Discover more from Register Spill
Learning from Bellard
What if software was like science in the early 20th century?
For the past few weeks I’ve been reading Richard Rhodes’ The Making of the Atomic Bomb. Yes, weeks. It’s a 1000 plus pages, don’t judge me.
The book is fantastic. Just really, really good. I highly recommend you read it and I’m going to stop there, because every description I could write would not match the brilliance of the book.
So instead let me share something from the book that I’ve been holding up in my head next to thoughts about programming and software development.
Early in the book, Rhodes describes the world of science in Europe in the early 20th century (again: just fantastic) and what stuck with to me were the descriptions of how people became scientists. Rhodes writes:
Physics students at that time wandered Europe in search of exceptional masters much as their forebears in scholarship and craft had done since medieval days.
Which meant in practice:
If someone whose specialty you wished to learn taught at Munich, you went to Munich; if at Göttingen, you went to Göttingen. Science grew out of the craft tradition in any case;
Scholarship and craft. Rhodes putting it in historical context:
in the first third of the twentieth century it retained – and to some extent still retains – an informal system of mastery and apprenticeship over which was laid the more recent system of the European graduate school.
Then, later in the book, he writes:
To become a scientist, Polanyi thought, required “a full initiation.” Such an initiation came from “close personal association with the intimate views and practice of a distinguished master.” The practice of science was not itself a science; it was an art, to be passed from master to apprentice as the art of painting is passed or as the skills and traditions of the law or of medicine are passed.
In the roughly 400 pages that follow (which is as far as I’ve read), there are many descriptions of different physicists and chemists traveling around the world to work for another scientist. Bohr moving to England to work with Rutherford. Other people moving to Denmark to work with Bohr and so on.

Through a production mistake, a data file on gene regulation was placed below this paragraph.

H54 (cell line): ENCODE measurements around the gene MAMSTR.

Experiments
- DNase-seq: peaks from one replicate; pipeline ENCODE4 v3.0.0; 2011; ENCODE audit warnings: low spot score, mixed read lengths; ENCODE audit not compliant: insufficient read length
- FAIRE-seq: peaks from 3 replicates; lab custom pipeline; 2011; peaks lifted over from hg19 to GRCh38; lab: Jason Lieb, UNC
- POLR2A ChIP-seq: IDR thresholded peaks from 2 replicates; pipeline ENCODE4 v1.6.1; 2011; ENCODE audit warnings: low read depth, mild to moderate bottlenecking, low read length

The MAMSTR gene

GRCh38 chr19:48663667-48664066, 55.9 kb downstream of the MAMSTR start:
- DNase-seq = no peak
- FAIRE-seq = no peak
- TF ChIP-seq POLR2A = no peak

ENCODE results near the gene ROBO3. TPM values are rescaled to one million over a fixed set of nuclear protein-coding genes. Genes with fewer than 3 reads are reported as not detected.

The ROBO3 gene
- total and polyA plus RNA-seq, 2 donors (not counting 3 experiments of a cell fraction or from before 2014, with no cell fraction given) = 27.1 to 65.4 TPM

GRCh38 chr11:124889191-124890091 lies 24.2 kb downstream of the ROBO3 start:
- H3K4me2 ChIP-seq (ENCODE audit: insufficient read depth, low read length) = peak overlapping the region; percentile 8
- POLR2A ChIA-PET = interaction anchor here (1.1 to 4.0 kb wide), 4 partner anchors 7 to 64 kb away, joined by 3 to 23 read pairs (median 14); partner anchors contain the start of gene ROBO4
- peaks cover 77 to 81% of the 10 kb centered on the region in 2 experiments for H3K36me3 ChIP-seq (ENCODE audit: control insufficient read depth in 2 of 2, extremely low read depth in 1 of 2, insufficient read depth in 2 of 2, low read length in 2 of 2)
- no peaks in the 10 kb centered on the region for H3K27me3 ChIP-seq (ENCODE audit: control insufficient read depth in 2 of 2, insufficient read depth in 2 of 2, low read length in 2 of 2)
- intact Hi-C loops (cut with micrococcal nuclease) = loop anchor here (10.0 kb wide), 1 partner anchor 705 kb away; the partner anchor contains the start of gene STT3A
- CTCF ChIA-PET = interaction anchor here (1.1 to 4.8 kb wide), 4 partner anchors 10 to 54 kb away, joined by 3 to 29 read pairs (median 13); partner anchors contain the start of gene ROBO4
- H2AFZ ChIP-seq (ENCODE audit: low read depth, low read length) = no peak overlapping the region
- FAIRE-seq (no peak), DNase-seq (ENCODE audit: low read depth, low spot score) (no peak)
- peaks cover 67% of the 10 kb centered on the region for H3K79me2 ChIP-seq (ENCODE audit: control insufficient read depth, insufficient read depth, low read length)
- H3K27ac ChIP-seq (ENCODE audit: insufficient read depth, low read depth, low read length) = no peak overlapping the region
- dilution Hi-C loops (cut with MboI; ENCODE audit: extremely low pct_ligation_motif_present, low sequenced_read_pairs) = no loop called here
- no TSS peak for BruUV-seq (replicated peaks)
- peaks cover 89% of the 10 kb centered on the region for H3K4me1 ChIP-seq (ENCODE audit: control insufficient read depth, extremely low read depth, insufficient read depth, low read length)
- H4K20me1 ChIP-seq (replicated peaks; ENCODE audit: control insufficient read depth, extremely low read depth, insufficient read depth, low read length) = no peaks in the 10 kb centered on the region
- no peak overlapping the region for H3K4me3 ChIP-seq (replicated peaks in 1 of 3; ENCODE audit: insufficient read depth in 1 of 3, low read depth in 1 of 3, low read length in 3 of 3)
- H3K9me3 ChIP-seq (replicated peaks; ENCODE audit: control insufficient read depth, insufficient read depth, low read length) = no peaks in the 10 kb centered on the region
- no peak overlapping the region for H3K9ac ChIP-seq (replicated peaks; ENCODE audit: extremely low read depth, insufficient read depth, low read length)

All of that made me wonder: what if we had that in software?
We already have something like a global community, right? Through open source, conferences, blogs, social media, forums, podcasts, newsletters and, I guess, the internet in general, we know what other programmers on the other side of the world are working on. We sometimes know their tools, how they write code, how they test, and so. I mean, I flew from Frankfurt, Germany to St. Louis, USA last week, visited a conference, and someone walked up to me to say that they are reading this newsletter (Hi!) — if that doesn’t have at least a streak of global community to it, I don’t know.
But then I wonder: what if we had the apprenticeship part? What if someone could, for example, say “I want to work for Fabrice Bellard” and then work for Bellard? What if they then train another programmer and could say things like “I learned this from Bellard”?
In some sense, I guess, we already have this: you can learn from Bellard by reading his code. You can learn from John Carmack by listening to 3 hour podcasts with him. You can learn from a lot of programmers by reading their blog.
But is it the same? What if you could sit next to them in an office, work with them on projects, have them guide you through a project?
Or, while we’re at it, what if you could do “learning sabbaticals” at other companies? Just like a Niels Bohr would go to England for 2 semesters to work with Rutherford, what if you could, say, work for the compiler team at Apple and then go back to your job after 6 months?
By now you know how this newsletter works: I won’t have answers here. But it’s nice stuff to think about, isn’t it?
Thanks for reading. I have a plane to catch. But you go ahead and subscribe: